Since coming into the league in the 98-99 season, Dallas forward Dirk Nowitzki has been overshadowed by the likes of Paul Pierce, Mike Bibby and Vince Carter. He didn’t have the fancy dribbles or no-look passes or the insane windmill dunks. He had a decent jump-shot, which wasn’t enough to make up for his lack of defensive skills. He was seen as merely a tall German playing a rough American game.
However, as the years went on, Dirk flourished in Don Nelson’s up-tempo style of play. He improved his shooting and rebounding nearly every season since he’s been in the league. The only knock on him was his defense. There were numerous claims that Dirk was ‘soft’ and couldn’t handle playing with the big boys.
Currently, the Dallas Mavericks hold the NBA’s best record (41-9) and has arguably one of the league’s better defenses. Dirk’s emergence this season as a leader, both offensively and defensively, is one of the main factors as to why the Mavericks are top in the toughest conference in basketball. It also helps that he’s averaging 25 points and 9.4 rebounds per contest.
Dirk’s versatility is unparalleled across the league, giving Dallas that extra edge over other teams. There is no 7-footer in the league who can stroke it from behind the arc and put on the floor as gracefully as Dirk.
His arsenal of offensive moves leaves opposing teams lost on defense. He can break a zone with his jump-shot and easily post-up his defender on a man defense. Dirk is too quick for other power forwards and too big for the small forwards. The Mavs know going into a game that whoever is guarding Dirk, they will have the mismatch, whether it be in the post or out on the wings.
Dirk’s game has grown substantially over the course of the past three seasons. Not only has he improved his offensive game, but on the defensive end he has taken his biggest strides.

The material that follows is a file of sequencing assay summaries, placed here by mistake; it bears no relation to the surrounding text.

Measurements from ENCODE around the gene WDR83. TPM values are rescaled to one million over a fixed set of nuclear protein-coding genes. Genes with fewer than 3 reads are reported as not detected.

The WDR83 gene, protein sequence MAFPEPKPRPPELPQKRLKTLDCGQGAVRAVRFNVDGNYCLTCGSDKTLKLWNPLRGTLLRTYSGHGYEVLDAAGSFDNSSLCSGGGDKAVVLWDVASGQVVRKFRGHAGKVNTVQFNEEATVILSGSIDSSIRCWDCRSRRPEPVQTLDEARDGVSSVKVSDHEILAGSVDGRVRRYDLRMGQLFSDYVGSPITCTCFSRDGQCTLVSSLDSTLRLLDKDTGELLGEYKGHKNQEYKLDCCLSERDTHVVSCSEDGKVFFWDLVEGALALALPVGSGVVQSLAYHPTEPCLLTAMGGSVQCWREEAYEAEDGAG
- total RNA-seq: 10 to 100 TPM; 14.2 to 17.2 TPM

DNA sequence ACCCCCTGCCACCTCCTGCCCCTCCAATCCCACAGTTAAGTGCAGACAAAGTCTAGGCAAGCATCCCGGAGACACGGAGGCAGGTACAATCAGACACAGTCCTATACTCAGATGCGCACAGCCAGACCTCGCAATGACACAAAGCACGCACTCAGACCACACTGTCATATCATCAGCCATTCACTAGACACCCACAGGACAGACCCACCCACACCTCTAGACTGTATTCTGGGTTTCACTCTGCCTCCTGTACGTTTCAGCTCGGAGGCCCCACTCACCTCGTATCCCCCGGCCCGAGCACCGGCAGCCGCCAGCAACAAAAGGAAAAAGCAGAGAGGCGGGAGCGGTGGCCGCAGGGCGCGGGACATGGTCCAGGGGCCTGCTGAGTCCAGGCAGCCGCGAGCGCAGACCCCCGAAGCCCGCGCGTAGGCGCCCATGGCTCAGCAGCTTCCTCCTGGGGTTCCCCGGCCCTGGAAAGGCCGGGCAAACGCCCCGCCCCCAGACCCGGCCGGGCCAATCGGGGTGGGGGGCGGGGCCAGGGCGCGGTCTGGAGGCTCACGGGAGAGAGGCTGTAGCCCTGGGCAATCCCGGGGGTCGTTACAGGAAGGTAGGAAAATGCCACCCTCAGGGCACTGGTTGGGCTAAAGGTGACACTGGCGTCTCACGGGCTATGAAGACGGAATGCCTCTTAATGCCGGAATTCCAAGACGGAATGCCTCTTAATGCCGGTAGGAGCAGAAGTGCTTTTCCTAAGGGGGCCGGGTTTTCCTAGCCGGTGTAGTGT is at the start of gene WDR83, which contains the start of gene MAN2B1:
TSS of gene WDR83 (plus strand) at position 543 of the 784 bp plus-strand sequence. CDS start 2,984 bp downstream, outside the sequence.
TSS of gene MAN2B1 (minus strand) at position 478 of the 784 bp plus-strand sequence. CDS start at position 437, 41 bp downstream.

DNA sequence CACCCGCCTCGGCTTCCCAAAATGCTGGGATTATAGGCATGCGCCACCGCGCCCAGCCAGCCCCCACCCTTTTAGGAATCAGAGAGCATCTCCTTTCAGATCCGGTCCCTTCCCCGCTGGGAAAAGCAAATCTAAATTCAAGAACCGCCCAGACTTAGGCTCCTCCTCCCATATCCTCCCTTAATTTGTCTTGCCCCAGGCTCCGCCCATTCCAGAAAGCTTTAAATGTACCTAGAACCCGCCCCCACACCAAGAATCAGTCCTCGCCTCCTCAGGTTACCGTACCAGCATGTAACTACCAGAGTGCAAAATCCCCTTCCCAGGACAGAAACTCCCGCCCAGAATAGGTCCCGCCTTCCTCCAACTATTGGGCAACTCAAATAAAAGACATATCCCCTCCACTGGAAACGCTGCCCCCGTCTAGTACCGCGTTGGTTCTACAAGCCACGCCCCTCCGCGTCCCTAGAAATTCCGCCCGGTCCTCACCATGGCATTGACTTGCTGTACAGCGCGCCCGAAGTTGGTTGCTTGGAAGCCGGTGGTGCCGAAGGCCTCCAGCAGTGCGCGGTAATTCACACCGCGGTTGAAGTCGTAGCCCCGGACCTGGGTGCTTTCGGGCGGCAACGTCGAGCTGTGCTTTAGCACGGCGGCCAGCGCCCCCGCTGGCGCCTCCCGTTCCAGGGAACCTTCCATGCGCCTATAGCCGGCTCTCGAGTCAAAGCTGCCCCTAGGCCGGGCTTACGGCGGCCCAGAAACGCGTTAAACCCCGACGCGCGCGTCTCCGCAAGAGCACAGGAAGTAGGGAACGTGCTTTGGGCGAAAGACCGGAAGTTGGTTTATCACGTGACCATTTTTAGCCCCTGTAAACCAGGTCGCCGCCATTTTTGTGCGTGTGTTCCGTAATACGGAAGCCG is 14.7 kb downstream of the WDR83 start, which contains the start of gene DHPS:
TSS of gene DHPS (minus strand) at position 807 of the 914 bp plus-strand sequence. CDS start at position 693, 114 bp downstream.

If the Mavericks were to lose Dirk, their team would completely crumble. Dirk is the main piece to this puzzle. Surrounded by a solid supporting cast, Dirk has led an otherwise sub-.500 team farther than anyone could ever imagine. And he did it without other big name stars on his team.
Steve Nash has Amare Stoudemire, Shawn Marion and a plethora of other talented players. It helps when you have star forwards to run the wings with you. Dirk does not have that luxury. He plays a solid floor game and in doing so, makes his teammates better.
No, he does not average 10 assists a game. What Dirk brings to the table is the intangibles. He rebounds and outlets or even brings the ball up the court himself. He makes the pass that leads to an assist. He kicks it out to teammates in double teams. And in doing all of these things, he makes his teammates better. However, it is because of the versatility and skill that Dirk possesses which make Dallas just that big of a threat.
After last year’s heartbreaking defeat to the Miami Heat in the NBA Finals, the Mavericks seem poised to make this year their year. With a tenacious defense and a fearless leader, the Mavericks could be bringing the championship to Dallas for the first time in franchise history.
It would just be that much sweeter if Dirk would be able to raise his MVP trophy alongside the Larry O’Brien trophy as well.